is a pro-active form of what modern businesses call “quality
assurance,” applied also not just in the management of complex business
or organizational systems, but in personal and political life.
Looking at Bias
Part of the postmodernist critique is that bias is operating at all
levels of thinking. The illusion of objectivity is obsolete. While I
think that there are many aspects of postmodernism that may be mistaken
or otherwise deserving of criticism, this basic openness to questioning
the way we think is part of this contemporary paradigm shift. We need
to raise young people to not only think more rationally, but to go
further and question assumptions. We need to question even the ways we
question assumptions, and by that I mean that ordinary scientific
evidence may not be the appropriate way to evaluate certain ethical,
moral, spiritual, psychological, aesthetic, and other dimensions of
The dominance of pure rationality linked with sense- or
instrument-based evidence has many values and deserves respect.
However, the term “scient-ism” is a criticism, implying that people are
so enamored of the cultural status and allure of science that it is
imagined to be the only way to address many of life’s more imponderable
issues. There are many arguments against the subtly totalitarian
presumption of those with a scientistic orientation. It should be
noted, also, that many scientists do not have this view, knowing well
the limitations not only of knowledge, but also of the approach to or
way of knowing that science offers.
The Wisdom of Moderation
This phrase, also the title of a book of essays by a major philosopher,
Charles Hartshorne, refers to part of this paradigm shift. Our culture
has drifted into a phase of thinking in which defining differences and
contrasting them has been a major theme. The idea that many phenomena
are not either this or that, the pulling away from really thinking in
terms of “you’re either for us or against us,” requires the
introduction of relativistic thinking. That many phenomena are best
understood as a mixture of elements, both-and rather than either-or,
and that this mixture may not be able to be defined because of not just
its complexity, but its multi-dimensional status—well, that requires an
expansion of mind to something more flexible than it used to be.
As I mentioned before, from the world-view of the inflexibility,
flexibility seems like weakness. It’s barely comprehensible as a
rational much less actually wiser approach. This variance in
fundamental assumptions has been addressed by a variety of cultural
philosophers such as Ken Wilber or Don Beck who recognize a number of
different worldviews or levels of consciousness as operating in
This is that branch of philosophy that considers the nature of reality.
For a while in professional philosophy (an oxymoron?), metaphysics fell
out of fashion, but for reasons to be described, it has once again
emerged as having great relevance.
The scientistic world-view became dominant in the realms of not only
science but also many aspects of philosophy, not that there haven’t
been a continuous stream of contrary philosophers. Still, the
mainstream of Western thought became somewhat materialist and
reductionistic. It was a workable philosophical support for the
expansion of industrialism, both capitalism and communism,
science and technology, and because of the power of these dimensions of
life, the general culture. I grew up thinking these were fine
Later I learned other viewpoints. Phenomenology and related views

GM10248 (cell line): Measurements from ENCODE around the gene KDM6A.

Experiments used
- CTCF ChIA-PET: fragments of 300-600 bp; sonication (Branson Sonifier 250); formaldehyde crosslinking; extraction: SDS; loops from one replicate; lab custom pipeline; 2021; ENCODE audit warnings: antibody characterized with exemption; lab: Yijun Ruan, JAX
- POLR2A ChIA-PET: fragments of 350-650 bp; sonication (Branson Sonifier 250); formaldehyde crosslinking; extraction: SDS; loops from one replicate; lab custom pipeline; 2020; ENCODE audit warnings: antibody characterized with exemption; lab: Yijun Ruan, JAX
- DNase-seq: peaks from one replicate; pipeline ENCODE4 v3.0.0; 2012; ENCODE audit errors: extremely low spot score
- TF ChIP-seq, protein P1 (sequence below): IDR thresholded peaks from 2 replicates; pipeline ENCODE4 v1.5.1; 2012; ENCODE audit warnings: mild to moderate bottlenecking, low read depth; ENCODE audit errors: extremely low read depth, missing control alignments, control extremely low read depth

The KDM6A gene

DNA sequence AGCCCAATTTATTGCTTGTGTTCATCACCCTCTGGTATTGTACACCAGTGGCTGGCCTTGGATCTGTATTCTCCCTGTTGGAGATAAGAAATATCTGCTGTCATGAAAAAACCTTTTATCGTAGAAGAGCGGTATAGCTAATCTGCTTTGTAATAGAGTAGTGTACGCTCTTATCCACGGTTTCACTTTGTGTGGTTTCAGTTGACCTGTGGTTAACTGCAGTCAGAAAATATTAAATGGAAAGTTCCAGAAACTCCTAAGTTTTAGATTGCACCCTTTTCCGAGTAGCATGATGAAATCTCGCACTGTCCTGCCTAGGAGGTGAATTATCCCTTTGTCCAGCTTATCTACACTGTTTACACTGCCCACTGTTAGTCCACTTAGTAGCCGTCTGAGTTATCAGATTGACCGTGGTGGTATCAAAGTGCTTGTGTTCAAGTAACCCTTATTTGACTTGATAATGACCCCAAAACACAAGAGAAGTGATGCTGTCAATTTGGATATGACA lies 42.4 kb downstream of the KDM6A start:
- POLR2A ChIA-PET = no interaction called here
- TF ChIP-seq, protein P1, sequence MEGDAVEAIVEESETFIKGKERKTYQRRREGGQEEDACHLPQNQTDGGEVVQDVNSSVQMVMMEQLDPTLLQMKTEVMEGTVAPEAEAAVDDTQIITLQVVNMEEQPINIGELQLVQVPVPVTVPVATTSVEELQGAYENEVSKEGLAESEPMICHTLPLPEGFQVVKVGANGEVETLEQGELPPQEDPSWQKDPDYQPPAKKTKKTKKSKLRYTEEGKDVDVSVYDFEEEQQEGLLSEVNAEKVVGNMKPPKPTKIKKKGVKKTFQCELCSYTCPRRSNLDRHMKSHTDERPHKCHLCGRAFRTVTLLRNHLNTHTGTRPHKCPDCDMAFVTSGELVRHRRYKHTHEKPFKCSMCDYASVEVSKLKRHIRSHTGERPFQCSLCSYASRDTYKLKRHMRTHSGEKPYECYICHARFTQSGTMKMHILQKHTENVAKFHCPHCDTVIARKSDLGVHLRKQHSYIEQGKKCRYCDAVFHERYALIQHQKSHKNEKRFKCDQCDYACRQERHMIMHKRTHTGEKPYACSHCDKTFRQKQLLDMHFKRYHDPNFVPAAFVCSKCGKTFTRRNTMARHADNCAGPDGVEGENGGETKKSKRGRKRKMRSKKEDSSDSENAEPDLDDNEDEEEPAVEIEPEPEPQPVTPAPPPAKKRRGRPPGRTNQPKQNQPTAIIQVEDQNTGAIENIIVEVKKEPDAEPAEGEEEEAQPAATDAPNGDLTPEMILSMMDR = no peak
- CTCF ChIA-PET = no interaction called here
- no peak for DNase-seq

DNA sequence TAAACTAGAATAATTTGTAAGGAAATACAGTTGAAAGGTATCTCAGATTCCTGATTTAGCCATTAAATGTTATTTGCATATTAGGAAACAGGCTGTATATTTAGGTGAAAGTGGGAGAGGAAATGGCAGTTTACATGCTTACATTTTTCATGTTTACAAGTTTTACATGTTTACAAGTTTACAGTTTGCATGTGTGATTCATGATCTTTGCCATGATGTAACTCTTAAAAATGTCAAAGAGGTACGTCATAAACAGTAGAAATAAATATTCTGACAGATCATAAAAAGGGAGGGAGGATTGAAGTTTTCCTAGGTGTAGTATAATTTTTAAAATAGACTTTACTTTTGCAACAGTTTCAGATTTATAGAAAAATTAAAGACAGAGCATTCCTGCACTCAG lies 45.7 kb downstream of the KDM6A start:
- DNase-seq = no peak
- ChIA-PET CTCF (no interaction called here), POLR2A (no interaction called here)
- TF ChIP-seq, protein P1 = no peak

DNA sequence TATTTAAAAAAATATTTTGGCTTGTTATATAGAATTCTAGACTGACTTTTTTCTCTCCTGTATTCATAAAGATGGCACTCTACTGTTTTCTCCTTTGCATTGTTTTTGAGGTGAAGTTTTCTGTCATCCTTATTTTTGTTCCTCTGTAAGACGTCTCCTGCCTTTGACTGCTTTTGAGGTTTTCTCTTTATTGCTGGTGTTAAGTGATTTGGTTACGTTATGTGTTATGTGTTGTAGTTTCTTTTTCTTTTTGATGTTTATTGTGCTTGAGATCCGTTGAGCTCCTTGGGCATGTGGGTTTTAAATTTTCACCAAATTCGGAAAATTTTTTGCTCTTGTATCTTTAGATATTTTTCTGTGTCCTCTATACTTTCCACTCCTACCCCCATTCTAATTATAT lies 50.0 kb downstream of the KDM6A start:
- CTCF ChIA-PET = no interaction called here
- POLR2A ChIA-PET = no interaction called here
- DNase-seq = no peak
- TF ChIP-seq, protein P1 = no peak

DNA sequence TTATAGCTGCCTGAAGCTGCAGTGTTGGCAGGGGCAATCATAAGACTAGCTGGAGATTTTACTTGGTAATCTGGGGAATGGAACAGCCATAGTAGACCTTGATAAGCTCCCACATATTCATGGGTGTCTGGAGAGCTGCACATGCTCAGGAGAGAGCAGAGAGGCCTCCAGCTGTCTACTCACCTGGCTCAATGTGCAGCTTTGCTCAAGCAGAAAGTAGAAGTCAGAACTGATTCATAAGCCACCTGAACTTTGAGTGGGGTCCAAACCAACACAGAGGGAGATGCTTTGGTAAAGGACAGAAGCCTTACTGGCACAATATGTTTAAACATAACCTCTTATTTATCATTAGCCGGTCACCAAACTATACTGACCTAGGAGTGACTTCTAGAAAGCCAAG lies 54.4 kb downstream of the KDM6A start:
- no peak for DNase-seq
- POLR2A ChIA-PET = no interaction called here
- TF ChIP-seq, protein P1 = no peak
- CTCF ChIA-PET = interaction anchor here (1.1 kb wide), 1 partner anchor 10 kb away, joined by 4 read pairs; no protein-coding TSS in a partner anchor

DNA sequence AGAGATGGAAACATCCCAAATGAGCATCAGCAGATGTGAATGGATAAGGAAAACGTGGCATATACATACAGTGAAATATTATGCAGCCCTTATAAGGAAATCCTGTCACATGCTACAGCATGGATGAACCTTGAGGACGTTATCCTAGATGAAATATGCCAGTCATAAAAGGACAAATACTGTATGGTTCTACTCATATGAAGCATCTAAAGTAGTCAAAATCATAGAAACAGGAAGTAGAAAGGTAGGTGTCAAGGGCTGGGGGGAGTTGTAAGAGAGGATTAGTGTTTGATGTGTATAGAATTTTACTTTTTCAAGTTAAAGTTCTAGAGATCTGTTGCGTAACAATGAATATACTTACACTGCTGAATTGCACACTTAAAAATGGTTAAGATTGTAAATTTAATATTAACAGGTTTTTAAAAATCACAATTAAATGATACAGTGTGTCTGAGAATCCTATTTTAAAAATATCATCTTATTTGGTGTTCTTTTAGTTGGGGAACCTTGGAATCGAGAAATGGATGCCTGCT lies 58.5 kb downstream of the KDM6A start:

remind us that mind is an inextricable part of the equation. Some have
sought to make mind an epi-phenomenon, a derivative of complex
neurology, and this means “just” or “only” an epiphenomenon, not worthy
of serious consideration. Brain sweat. A source of self-deceptive
illusion and elaborate structures of conceptualizing, but ultimately,
nonsense. Others have critiqued this narrowing of experience and assert
that mind is (for some) even more real than matter, or at least equally
real. This is a big metaphysical problem!
A renewed trend towards mysticism has flourished since the 1960s, fed
in part by the psychedelic experience, and then the inflow and
fashionability of Swamis, Rishis, Gurus, Shamans, and other spiritual
sages traveling from Asia, South America, and elsewhere. Looking back,
this world-view is far from “new,”—it has been around as long as the
more presently prevalent, more materialistic world view.
As scientists begin to detect and accumulate evidence for types of mind
over matter, from biofeedback and stress management to psychosomatic
healing, and from types of psychic experience etc., that whole
marginalized (thrown into a wastebasket of that which merits no serious
consideration) category of phenomena is now being respectably
reconsidered. I consider this reconsideration to be part of the
paradigm shift of meta-meta-cognition.
Europe and America had gunpowder and thus a divine right to impose its
enlightened ways upon those who are more benighted, mainly people with
darker skin. There was an unholy alliance of world-view, prevalent
religion, and sheer political-military power that led to not only
colonialism, but worse, a colonialist mentality that still is
surprisingly pervasive today. Racism is part of this, and it overlaps
with patriarchal anti-feminism.
Much of that has lost dominant status, though, as increasing numbers of
countries attained independence in the second third of the 20th century
and colonialism as a policy became viewed less as a virtue and more as
a sin. Along with that there has been a rising up of those who were
oppressed. Feminism began to gain strength in the later previous
century, has become mainstream, but in many parts of the world,
continues to be weak. Civil rights for minorities continues to be a
struggle, but at least the idea has begun to gain traction—at least for
religious sub-groups, peoples of other races and national or ethnic
origins, and more recently for people of different sexual orientations.
As part of that, the entitlement of the dominant religious group to